Trans-Local Communities in the Age of Transnationalism: Bosnians in Diaspora


Halilovich, Hariz. 2012. “Trans-Local Communities in the Age of Transnationalism: Bosnians in Diaspora: Trans-Local Communities: Bosnians in Diaspora.” International Migration 50 (1): 162–78. doi:10.1111/j.1468-2435.2011.00721.x.

Author: Hariz Halilovich


Today, Bosnians represent one of the newly emerging and the most widely dispersed diasporic communities from the Balkans. There are large communities of Bosnians living in almost every European country, as well as throughout North America and Australia. Most were displaced during the 1992–1995 Bosnian war, in which 2.2 million people were forced to leave their homes, 1.6 million of whom looked for refuge abroad. In contrast with, and in response to, the enforced displacement, many members of the Bosnian diaspora have retained strong family and other “informal” social ties with both Bosnians in other countries and those still living in Bosnia and Herzegovina (BiH, or Bosnia). Such ties – focused on preservation of cultural memory and performance of distinct local identities – form the basis of the global network of the Bosnian diaspora and its link with the original home (land). In this paper, I briefly outline the links and networks that constitute diaspora, and then go on to explore the extent to which recent scholarly literature is able to “capture” the uniqueness and complexity of the Bosnian diasporic communities in Australia, the United States (U.S.) and Europe. Finally, I attempt to define the concept of “trans-localism” and how it is (per)formed, and suggest that the predominantly “transnational” conceptual framework within the migration studies needs to be expanded to include “trans-local” diasporic identity formation among displaced Bosnians and similar diaspora groups.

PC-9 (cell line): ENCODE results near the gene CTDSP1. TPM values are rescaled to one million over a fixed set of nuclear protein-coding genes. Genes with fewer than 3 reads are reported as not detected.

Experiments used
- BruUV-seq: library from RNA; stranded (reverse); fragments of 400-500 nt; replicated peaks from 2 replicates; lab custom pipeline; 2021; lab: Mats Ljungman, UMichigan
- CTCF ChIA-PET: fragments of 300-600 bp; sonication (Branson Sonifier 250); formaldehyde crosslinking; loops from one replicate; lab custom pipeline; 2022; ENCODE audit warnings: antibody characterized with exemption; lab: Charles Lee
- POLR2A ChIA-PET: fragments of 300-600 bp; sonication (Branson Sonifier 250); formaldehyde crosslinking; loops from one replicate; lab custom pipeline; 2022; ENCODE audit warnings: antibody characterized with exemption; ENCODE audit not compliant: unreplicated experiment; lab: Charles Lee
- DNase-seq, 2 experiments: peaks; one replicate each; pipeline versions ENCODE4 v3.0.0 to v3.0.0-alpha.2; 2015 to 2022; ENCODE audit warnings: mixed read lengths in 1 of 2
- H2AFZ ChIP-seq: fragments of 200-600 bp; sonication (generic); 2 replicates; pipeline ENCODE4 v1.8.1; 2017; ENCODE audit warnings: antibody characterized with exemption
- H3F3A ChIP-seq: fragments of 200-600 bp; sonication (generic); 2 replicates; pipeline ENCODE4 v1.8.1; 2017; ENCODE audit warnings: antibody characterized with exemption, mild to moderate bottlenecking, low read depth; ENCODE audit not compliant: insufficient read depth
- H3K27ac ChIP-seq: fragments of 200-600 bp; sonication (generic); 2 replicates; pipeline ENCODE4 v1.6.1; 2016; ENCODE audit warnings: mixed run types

Topics: Armed Conflict, Ethnic/Communal Wars, Nationalism, Violence Regions: Europe, Balkans Countries: Bosnia & Herzegovina

Year: 2012

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